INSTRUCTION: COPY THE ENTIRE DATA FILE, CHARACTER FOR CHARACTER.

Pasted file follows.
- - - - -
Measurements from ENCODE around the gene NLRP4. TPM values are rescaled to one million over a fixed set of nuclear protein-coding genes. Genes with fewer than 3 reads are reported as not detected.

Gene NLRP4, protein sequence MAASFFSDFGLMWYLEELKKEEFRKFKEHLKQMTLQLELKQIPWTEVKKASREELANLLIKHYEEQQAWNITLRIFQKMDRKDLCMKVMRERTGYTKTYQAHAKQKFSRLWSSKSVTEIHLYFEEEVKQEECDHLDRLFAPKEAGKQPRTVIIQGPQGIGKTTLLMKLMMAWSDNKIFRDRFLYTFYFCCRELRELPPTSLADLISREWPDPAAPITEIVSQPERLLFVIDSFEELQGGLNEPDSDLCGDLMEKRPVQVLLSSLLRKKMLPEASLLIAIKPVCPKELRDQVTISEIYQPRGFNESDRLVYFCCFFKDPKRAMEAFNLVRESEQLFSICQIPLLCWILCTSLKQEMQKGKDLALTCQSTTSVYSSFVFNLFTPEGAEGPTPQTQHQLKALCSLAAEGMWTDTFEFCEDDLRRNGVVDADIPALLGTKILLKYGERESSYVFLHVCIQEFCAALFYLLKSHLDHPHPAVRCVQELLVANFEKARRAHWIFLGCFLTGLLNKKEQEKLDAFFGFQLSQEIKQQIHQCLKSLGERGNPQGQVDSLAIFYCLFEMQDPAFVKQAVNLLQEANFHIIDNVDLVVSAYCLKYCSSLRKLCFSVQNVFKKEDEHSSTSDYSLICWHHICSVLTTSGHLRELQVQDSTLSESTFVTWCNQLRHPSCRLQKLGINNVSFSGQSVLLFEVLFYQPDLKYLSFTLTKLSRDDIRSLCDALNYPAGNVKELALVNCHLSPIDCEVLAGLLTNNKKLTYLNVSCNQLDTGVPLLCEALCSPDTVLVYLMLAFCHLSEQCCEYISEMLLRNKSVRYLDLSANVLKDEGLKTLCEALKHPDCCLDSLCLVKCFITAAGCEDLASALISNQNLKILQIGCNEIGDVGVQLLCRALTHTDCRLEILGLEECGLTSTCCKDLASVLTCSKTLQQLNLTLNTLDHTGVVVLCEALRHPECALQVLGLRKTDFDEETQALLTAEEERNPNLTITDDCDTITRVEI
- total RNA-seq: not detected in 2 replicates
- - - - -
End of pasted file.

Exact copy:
Measurements from ENCODE around the gene NLRP4. TPM values are rescaled to one million over a fixed set of nuclear protein-coding genes. Genes with fewer than 3 reads are reported as not detected.

Gene NLRP4, protein sequence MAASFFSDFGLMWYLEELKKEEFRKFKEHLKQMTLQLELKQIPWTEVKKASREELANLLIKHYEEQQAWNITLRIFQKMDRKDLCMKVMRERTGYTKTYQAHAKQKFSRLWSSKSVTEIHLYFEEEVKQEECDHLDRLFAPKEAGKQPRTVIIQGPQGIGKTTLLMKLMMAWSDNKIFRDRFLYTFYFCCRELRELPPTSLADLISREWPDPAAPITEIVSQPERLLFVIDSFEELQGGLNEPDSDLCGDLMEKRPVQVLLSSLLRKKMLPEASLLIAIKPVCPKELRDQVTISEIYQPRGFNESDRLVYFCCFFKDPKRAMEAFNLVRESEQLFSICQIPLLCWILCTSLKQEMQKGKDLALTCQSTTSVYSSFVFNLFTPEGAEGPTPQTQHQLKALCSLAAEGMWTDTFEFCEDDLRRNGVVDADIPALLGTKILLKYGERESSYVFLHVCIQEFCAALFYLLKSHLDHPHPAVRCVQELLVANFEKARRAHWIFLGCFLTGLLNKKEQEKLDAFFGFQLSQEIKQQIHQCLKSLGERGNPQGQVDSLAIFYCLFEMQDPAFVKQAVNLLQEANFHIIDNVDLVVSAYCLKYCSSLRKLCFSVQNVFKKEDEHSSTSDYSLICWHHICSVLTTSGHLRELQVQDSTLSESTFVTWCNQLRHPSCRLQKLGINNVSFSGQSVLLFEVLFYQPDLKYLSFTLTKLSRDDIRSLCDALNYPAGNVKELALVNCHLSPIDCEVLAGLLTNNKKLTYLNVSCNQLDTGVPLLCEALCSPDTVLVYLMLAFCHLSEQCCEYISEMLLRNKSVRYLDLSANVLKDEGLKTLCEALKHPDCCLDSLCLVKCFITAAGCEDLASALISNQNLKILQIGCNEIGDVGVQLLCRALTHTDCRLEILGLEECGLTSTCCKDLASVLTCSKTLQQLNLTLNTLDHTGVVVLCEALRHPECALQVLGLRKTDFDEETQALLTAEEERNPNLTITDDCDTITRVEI
- total RNA-seq: not detected in 2 replicates